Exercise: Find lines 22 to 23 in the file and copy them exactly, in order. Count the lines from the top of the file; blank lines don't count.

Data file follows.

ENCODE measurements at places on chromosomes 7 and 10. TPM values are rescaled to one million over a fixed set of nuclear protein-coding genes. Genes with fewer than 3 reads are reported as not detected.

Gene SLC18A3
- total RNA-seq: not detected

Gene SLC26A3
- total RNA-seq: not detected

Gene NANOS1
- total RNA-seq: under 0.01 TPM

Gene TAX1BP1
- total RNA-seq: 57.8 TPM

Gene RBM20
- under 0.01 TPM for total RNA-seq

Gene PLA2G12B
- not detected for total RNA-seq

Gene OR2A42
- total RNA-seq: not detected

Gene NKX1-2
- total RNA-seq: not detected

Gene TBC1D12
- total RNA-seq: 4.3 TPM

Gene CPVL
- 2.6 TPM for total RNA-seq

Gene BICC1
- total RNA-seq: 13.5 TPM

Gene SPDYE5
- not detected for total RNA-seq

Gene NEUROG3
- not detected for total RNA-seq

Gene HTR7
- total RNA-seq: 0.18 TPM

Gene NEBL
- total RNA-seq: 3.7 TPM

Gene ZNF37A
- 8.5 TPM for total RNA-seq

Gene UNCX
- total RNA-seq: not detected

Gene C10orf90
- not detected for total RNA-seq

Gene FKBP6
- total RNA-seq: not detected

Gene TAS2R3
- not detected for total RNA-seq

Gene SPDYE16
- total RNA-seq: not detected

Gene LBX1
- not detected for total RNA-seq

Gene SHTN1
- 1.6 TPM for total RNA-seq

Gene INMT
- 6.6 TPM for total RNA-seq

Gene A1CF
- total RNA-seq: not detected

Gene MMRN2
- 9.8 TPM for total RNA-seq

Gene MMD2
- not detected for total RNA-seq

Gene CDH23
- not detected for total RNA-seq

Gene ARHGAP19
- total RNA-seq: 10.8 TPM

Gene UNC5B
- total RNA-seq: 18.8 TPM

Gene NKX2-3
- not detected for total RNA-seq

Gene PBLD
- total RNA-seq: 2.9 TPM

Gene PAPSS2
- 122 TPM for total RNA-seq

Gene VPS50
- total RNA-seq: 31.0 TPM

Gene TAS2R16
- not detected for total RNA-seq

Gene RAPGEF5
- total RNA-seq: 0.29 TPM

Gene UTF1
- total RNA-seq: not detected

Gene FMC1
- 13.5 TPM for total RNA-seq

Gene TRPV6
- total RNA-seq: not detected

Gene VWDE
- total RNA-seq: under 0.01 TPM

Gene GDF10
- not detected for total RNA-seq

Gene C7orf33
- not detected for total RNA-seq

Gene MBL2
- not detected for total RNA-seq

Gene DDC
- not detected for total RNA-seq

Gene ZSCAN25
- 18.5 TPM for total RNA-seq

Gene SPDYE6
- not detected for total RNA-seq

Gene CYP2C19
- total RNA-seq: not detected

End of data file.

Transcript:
Gene BICC1
- total RNA-seq: 13.5 TPM